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Spain dismantles 'Islamic State' ring in jails

October 2, 2018

A jihadist network spanning 17 prisons had attempted to radicalize inmates and establish a "prison front," according to authorities. Several of the inmates were due to be released, posing a potential security risk.

A surveillance camera behind a prison fence
Image: picture-alliance/dpa/W. Steinberg

Spain's Interior Ministry on Tuesday said police had dismantled a network of jihadists operating in more than a dozen prisons across the country.

The ministry said the ring consisted of 25 prisoners "accused of being part of a group close to the 'Islamic State' (IS), which was dedicated to radicalizing other prisoners."

"Although the investigation began by focusing on an inmate in a particular prison, to date the illegal activity of the group extended to 17 prisons, which account for 55 percent of jails that house prisoners linked to jihadist terrorism," the ministry said.

'Security risk'

The network attempted to radicalize other inmates in order to establish a "prison front." A source at the interior ministry told AFP news agency that although there was no "concrete plan" to carry out an attack, the ring had created a "belligerent state of mind towards prison staff."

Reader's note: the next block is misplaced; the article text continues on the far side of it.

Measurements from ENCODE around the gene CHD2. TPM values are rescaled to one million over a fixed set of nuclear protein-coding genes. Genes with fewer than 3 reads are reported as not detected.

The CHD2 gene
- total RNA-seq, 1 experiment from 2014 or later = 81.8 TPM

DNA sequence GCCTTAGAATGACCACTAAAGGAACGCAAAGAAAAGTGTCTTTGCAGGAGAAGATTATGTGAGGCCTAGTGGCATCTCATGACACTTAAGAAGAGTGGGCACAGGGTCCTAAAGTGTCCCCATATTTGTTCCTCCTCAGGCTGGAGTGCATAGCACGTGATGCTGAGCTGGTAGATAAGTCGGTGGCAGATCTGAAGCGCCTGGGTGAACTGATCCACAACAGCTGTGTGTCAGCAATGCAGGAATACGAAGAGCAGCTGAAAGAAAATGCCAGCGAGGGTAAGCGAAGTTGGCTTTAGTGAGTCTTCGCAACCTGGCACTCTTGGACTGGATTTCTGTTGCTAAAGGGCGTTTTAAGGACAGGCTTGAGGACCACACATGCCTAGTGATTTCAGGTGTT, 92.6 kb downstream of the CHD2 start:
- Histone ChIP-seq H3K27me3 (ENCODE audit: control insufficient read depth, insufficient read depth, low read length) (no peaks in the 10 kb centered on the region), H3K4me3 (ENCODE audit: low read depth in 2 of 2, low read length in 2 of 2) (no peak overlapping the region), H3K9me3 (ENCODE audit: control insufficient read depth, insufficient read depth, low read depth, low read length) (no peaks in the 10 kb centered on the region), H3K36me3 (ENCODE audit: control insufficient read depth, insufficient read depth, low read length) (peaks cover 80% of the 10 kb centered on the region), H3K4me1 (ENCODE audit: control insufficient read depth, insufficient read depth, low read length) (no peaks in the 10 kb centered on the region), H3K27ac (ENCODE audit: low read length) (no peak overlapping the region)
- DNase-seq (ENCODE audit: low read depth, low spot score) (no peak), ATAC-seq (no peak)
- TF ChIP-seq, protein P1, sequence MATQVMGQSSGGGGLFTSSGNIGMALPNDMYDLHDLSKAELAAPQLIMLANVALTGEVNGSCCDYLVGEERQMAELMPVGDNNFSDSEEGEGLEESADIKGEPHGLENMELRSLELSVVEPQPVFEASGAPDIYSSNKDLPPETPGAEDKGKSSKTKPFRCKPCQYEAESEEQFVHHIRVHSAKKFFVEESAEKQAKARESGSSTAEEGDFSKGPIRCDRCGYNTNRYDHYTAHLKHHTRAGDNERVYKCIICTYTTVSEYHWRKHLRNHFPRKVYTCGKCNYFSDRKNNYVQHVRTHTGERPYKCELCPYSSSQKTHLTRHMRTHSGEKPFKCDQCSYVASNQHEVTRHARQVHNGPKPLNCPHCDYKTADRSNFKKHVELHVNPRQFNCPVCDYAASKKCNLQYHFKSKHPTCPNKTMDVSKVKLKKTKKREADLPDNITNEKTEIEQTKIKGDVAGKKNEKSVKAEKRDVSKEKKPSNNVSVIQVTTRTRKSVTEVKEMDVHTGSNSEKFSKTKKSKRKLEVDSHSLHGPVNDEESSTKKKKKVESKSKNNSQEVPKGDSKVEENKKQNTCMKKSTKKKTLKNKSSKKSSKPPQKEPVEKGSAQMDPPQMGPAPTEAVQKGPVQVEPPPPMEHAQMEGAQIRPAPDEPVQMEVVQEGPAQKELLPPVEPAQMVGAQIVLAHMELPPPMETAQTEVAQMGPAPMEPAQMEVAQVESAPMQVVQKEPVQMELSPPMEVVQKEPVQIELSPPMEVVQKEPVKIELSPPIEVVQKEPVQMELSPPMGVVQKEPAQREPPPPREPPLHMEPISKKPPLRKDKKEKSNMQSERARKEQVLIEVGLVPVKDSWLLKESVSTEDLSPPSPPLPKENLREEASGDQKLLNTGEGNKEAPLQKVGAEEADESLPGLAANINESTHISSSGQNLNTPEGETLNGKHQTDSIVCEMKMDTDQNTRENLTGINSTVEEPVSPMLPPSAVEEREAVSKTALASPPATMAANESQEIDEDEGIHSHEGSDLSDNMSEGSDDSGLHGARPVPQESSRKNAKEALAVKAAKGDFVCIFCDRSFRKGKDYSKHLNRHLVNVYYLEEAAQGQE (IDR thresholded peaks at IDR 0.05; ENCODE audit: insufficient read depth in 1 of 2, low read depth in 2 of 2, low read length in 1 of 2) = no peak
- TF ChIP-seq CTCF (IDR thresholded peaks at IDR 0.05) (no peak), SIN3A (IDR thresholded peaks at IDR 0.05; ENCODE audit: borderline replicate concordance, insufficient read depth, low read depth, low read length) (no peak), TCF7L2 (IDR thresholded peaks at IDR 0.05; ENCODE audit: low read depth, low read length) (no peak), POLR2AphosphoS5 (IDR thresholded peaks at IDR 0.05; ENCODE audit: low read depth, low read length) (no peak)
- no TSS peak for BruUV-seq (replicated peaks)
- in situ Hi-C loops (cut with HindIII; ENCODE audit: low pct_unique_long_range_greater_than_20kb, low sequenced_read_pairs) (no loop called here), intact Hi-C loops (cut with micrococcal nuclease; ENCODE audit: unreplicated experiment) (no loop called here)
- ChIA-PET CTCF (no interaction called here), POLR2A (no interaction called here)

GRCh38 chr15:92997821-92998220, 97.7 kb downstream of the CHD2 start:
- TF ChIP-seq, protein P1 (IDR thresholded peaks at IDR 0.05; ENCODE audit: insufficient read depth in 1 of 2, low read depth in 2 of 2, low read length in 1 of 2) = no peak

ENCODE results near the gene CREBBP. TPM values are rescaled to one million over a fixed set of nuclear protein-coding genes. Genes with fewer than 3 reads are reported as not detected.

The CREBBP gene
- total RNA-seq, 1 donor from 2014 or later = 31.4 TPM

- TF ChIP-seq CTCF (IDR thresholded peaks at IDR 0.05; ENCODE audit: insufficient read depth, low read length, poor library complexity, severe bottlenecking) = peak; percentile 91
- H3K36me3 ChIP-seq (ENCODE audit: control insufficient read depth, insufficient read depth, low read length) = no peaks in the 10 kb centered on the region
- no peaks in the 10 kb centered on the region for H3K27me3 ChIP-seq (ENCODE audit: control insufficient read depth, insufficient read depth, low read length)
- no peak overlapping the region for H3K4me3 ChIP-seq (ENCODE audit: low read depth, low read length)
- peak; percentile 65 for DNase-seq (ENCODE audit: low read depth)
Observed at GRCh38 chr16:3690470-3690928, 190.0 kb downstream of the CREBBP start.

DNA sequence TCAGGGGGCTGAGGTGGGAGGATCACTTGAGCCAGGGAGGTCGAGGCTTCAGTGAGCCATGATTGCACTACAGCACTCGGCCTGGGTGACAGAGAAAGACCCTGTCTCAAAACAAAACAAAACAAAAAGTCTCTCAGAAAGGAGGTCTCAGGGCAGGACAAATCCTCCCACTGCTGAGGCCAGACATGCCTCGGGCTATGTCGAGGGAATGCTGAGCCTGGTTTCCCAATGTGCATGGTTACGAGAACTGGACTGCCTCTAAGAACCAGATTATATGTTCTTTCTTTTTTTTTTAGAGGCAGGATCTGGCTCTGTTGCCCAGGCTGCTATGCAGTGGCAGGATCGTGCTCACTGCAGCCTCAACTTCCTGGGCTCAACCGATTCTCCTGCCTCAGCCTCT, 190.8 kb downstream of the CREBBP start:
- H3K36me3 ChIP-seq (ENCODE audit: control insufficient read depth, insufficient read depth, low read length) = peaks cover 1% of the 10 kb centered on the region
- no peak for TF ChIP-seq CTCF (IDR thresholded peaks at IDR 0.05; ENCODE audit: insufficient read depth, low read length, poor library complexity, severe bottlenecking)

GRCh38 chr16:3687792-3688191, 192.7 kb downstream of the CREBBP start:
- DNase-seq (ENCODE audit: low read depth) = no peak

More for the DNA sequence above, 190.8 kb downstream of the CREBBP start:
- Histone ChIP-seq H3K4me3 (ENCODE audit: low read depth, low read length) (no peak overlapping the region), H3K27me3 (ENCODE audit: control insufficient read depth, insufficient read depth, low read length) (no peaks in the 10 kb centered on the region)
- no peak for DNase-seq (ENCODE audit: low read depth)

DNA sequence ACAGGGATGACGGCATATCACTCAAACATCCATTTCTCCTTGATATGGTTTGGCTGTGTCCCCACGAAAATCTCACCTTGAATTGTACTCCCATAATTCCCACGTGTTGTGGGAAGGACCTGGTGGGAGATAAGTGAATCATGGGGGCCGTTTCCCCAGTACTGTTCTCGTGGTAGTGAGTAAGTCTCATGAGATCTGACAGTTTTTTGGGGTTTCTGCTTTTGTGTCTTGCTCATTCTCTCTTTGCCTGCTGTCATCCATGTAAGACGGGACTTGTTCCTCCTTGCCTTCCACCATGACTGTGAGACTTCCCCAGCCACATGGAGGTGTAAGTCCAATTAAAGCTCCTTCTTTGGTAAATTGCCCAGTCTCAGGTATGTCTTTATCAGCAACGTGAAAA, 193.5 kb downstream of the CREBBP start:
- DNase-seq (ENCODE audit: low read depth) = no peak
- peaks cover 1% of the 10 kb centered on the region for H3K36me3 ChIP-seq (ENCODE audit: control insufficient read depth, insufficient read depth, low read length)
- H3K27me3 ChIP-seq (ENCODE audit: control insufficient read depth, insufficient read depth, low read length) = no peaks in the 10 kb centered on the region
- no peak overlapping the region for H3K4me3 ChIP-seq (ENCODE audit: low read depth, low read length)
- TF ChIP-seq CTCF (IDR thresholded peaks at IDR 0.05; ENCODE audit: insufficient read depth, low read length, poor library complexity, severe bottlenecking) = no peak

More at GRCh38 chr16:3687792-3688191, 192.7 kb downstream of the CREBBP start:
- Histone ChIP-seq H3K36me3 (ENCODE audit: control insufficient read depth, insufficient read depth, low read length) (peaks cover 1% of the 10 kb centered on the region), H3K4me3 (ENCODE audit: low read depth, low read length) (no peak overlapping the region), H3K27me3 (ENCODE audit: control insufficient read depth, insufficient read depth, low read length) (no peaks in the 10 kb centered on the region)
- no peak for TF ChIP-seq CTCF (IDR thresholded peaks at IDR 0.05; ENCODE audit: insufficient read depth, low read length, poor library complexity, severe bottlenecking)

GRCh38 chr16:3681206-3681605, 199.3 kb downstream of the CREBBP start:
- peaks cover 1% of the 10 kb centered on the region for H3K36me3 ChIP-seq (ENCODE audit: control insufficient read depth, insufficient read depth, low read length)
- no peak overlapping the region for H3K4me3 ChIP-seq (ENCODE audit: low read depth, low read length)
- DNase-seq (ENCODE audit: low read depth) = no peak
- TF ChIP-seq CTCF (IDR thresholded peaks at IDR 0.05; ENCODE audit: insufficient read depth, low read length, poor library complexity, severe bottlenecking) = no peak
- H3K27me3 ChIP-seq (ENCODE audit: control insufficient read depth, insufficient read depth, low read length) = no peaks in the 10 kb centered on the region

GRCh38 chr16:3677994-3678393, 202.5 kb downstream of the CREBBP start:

The ring also attempted to bypass mechanisms aimed at monitoring and preventing radicalization within Spain's prison system.

"The very existence of the group is viewed as a potential security risk, even more so given the upcoming release of several of the inmates who were targeted by the investigation," the ministry said.

Read more: 'Islamic State' youth fighters keep the faith in prison

'Incubators of terrorism'

Studies have shown that several criminals who go on to become jihadists have been radicalized in prison. A 2016 study found that more than half of Europe's foreign fighters had criminal records, and 27 percent had been radicalized in detention facilities.

The UN has also warned of the heightened threat of prisons serving as "incubators of terrorism and violent extremism."

Read more: 'Crime-terror nexus': Europe's former criminals, future terrorists

Spain's Interior Ministry noted that the operation to break up the IS-affiliated ring was the first of its kind in Europe and brought together law enforcement agencies with those that manage prison facilities in the country.

ls/msh (AFP, dpa)

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